CIPS economist John Glen. © Julian Dodd
CIPS economist John Glen. © Julian Dodd

Election manifestos blur the lines

7 June 2017

From distribution of wealth to tax concerns, post-Brexit policies may not be quite so easy to attribute, says CIPS economist John Glen

Whatever the result of the general election this week, whoever forms the next government will grapple with two major economic questions.

Firstly, how do we best configure government economic policy to maximise the wealth and income-creating capability of the UK economy? Secondly, once created, how do we ensure that it is distributed in a more equitable fashion? 

As I am writing this just ahead of votes being cast, let alone counted, I can refer to the economic manifestos and examine the likely approaches.

A Conservative government would offer us a low tax environment, particularly in relation to corporation tax. The latter would drive global organisations to locate in the UK and drive growth via a series of trade agreements, negotiated in a post-Brexit world.

Interestingly, the Gordon Brown simplification of the taxation agenda rears its head in the Tory manifesto, and all parties are committed to anti-avoidance initiatives from HMRC and ensuring all tax liabilities are met. Labour would impose higher taxes on the top 5% of earners and increase corporation tax. Both major parties have drawn the ire of the Institute of Fiscal Studies (IFS) for proposing spending plans that are not fully funded from proposed tax increases. Therefore, whoever wins, expect the usual unannounced tax increases post-election.

Both major parties also agree that innovation and education are likely to be key drivers of wealth creation in the near future. We should expect tax breaks for innovation as both major parties seek to drive UK expenditure on research and development of 3% of GDP by 2030.

The Conservatives would drive efforts to increase productivity and innovation via a National Productivity Investment fund and a UK sovereign wealth fund. Labour counters with a National Transformation Fund and a National Investment Bank, with an emphasis on lending in the regions and to SMEs. While the balance of probability suggests that you’ll be reading this under a Tory government, I wouldn’t be surprised if they borrow some of Labour’s policies on banking for SMEs and potentially differential rates of corporation tax for SMEs.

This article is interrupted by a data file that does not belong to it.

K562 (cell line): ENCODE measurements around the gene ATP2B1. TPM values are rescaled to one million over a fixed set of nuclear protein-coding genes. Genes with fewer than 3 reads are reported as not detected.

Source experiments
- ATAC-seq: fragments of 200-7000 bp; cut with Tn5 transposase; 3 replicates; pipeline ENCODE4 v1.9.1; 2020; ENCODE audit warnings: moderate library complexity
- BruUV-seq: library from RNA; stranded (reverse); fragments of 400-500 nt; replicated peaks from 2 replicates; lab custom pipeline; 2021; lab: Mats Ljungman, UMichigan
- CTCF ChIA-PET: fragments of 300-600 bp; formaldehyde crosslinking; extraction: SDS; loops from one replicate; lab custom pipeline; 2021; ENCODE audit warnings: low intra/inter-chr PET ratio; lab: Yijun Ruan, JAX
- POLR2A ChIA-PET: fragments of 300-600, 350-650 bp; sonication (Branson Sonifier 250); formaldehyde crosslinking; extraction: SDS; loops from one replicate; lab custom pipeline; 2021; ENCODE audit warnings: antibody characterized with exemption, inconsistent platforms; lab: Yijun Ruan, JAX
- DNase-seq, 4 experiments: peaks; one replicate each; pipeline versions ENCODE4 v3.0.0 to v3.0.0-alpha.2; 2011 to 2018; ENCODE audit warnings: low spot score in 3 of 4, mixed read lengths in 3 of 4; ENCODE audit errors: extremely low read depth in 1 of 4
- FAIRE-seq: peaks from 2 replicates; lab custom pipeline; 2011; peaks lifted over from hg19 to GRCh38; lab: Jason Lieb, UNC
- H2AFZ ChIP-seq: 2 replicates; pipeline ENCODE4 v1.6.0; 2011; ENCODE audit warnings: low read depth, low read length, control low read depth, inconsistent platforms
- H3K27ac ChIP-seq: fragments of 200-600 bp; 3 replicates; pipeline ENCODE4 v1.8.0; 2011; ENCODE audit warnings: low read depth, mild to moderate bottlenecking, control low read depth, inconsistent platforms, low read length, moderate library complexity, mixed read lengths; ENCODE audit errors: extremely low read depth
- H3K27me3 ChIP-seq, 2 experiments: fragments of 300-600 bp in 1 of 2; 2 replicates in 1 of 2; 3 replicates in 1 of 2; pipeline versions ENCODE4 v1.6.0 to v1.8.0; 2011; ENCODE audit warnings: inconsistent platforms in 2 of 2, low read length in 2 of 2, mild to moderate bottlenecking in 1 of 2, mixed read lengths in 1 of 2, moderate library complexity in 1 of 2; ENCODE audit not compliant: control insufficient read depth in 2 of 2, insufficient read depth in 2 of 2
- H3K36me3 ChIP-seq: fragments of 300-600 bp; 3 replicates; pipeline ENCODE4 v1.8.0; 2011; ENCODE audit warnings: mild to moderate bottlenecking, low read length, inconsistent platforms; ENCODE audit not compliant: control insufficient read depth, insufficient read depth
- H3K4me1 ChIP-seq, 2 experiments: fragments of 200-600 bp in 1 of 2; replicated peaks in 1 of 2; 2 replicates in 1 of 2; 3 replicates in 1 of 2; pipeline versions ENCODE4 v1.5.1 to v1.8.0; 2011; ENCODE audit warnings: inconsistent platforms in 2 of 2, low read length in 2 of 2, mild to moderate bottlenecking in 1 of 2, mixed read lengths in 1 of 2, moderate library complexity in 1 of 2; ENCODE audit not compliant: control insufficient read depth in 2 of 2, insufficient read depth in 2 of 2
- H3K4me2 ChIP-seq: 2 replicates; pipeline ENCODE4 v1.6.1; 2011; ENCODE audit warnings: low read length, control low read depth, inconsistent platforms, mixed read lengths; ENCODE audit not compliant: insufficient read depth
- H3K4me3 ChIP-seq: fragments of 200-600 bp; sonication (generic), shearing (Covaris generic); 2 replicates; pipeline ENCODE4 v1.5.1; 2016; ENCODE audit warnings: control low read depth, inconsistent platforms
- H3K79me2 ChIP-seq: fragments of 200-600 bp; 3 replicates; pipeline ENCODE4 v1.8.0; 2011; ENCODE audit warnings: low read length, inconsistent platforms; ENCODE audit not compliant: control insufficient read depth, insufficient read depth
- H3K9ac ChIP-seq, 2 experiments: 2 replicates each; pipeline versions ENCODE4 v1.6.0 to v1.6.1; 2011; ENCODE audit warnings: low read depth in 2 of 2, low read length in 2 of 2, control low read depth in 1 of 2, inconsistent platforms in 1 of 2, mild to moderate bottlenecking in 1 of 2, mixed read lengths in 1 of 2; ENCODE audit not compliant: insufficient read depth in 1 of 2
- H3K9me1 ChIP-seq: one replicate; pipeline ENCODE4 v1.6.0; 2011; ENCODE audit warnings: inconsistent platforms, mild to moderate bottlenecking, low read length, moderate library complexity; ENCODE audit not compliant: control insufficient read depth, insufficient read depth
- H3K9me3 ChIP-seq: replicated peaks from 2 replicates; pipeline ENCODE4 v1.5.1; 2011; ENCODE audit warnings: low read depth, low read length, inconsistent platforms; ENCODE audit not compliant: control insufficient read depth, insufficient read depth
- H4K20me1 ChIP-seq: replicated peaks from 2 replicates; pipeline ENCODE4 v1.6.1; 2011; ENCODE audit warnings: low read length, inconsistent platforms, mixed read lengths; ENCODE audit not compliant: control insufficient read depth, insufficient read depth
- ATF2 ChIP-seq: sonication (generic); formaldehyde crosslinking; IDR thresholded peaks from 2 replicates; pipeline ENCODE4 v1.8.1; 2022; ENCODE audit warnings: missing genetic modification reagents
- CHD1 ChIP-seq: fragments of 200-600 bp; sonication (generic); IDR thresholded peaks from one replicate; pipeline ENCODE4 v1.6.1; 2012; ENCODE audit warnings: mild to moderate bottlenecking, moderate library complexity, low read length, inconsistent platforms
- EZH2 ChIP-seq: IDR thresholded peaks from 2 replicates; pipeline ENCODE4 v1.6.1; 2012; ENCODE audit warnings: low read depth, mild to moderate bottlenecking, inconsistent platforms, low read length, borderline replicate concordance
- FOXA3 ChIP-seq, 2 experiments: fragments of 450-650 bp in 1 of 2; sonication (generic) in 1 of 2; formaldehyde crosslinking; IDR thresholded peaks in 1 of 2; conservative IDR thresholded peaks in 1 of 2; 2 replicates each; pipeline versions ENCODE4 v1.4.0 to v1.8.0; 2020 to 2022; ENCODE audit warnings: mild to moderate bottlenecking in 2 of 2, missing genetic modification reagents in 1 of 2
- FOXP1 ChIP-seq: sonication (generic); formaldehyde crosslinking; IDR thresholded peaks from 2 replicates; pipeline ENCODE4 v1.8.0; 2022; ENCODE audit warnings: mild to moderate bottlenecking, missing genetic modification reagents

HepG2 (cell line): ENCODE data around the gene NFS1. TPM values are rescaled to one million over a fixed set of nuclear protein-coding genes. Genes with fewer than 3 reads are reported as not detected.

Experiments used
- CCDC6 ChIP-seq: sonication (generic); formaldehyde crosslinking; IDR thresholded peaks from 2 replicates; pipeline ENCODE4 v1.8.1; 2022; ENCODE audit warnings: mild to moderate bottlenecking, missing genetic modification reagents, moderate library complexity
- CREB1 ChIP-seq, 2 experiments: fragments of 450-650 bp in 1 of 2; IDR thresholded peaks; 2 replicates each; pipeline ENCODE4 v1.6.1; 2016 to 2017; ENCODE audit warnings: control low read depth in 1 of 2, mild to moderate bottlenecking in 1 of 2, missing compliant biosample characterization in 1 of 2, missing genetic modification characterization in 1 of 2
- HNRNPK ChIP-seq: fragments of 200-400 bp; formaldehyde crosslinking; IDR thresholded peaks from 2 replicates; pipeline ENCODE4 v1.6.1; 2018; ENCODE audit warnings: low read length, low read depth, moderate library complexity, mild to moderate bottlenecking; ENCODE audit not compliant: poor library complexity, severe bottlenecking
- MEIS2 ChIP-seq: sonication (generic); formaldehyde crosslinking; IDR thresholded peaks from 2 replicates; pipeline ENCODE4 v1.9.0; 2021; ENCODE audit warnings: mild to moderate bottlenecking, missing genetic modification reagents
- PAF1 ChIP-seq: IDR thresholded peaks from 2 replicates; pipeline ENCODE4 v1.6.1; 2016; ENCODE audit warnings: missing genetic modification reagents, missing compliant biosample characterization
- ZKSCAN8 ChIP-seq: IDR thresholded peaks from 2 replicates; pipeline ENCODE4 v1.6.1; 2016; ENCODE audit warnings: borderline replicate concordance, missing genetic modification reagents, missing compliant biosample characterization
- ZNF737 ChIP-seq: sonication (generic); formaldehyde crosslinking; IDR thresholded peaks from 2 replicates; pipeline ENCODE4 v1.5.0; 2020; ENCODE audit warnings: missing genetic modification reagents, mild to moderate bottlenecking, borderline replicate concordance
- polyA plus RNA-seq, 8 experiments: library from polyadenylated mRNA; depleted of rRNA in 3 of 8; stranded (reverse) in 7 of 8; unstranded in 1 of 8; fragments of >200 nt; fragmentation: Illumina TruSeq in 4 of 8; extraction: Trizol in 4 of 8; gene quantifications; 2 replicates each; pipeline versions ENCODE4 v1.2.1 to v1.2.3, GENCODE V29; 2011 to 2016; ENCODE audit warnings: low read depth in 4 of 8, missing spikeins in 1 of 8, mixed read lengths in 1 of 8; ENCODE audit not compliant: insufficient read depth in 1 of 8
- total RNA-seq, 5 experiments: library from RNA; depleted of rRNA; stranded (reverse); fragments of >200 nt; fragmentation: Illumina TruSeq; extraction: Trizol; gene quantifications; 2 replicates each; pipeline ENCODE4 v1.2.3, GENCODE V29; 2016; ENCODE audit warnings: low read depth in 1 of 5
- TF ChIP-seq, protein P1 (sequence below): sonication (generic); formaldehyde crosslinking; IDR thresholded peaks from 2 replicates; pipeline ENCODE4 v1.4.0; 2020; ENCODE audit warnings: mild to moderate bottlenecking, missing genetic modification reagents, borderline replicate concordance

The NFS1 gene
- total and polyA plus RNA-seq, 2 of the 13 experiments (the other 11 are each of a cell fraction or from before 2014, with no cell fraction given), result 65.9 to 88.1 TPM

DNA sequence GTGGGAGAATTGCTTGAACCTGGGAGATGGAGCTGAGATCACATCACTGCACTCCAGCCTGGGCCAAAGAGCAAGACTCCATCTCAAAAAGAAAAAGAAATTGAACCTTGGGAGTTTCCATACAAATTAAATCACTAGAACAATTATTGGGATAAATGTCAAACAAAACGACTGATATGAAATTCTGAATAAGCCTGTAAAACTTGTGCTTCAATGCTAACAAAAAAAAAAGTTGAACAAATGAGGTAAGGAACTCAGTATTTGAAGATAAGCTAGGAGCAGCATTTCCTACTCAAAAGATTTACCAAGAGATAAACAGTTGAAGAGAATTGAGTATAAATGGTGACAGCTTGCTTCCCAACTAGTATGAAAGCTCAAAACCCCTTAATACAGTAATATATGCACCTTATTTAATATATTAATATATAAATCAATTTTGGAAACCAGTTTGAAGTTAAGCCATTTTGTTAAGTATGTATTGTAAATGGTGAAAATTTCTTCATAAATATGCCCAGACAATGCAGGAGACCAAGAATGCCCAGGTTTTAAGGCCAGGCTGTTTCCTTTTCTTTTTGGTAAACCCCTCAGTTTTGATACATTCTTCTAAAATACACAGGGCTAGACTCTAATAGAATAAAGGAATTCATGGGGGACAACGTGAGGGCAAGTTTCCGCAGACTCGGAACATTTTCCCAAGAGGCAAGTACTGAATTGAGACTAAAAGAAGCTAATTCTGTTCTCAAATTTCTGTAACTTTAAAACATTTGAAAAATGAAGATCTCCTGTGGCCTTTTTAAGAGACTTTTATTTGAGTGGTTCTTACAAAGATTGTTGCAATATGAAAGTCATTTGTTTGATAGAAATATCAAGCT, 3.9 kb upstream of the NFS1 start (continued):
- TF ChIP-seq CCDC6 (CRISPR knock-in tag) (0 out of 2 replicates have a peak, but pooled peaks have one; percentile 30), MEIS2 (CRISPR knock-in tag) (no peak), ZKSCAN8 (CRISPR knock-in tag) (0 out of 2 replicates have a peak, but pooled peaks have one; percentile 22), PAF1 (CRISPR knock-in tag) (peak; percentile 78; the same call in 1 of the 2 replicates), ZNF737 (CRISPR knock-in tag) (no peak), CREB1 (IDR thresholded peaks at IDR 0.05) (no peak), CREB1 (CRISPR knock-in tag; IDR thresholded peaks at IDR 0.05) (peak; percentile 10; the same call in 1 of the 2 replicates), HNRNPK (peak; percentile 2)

I don’t think that’s the only Labour party manifesto promise that could be adopted by a Tory government: I’d include Labour’s pledges on government procurement practices. This could include the following requirements for suppliers to government: pay their taxes, recognise trade unions, respect workers’ rights and equal opportunities, protect the environment, provide training and pay suppliers on time.

The last area of economic policy is the management and security of public utilities and transport and communications infrastructure. Both parties accept the need for significant investment. Labour has created clear water between itself and the Tories by suggesting that this would be best achieved if significant proportions of the public utilities infrastructure were taken back into public ownership, reversing a trend of privatisation that started in the 1980s.

Perhaps the most disconcerting consideration is that public or private ownership apart, the IFS is suggesting that neither party has fully provided for in their taxation policy the funds to undertake the necessary public utilities enhancement and renewal expenditures.

The 2017 election may be viewed as a turning point for UK policy. Brexit demands an economy that is outward-looking and competes internationally in terms of the productivity of its workers and businesses. Innovation and education are key drivers of competitiveness in international markets, and will ultimately be arbiters of our success in a more competitive, post-Brexit world.

There is, however, a potential sea change in government attitude to the distribution of wealth and income. While I don’t expect a ‘Robin Hood’ tax if a Tory government is elected, maybe this lady ‘is for turning’ when it comes to the distribution of income as we move into the third decade of the 21st century.

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